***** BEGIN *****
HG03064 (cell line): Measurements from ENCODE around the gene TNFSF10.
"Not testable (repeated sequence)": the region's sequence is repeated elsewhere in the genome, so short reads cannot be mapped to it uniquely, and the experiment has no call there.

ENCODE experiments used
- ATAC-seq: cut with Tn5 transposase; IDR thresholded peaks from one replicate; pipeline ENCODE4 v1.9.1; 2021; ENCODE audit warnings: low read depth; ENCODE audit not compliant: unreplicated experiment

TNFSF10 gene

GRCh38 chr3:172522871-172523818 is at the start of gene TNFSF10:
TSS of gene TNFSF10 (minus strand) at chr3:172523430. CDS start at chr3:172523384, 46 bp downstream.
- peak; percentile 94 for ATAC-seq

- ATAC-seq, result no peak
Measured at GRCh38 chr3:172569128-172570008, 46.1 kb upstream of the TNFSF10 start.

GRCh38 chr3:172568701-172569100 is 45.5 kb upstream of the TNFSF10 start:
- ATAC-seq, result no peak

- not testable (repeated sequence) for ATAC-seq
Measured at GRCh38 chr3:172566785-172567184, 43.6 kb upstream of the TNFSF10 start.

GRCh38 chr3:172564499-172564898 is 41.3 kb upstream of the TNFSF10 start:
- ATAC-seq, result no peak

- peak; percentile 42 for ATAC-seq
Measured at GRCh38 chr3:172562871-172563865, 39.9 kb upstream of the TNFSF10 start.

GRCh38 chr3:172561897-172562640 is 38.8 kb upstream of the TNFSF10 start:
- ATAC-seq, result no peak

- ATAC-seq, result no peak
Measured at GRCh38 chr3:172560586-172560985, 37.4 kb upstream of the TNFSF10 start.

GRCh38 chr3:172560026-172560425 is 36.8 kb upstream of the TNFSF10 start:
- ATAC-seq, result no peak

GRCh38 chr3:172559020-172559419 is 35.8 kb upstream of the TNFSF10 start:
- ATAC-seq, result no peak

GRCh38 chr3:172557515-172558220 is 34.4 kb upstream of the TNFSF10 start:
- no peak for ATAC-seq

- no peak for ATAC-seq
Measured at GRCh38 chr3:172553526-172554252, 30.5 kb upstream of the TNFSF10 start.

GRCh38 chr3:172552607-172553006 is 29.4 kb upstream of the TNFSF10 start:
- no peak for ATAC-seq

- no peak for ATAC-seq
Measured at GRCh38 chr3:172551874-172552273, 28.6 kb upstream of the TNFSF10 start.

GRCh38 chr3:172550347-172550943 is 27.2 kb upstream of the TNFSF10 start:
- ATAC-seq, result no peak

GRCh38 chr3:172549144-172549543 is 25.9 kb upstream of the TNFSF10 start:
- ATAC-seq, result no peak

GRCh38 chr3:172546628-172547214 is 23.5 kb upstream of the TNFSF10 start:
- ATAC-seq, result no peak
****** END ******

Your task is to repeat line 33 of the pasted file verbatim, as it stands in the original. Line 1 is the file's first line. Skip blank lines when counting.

- no peak for ATAC-seq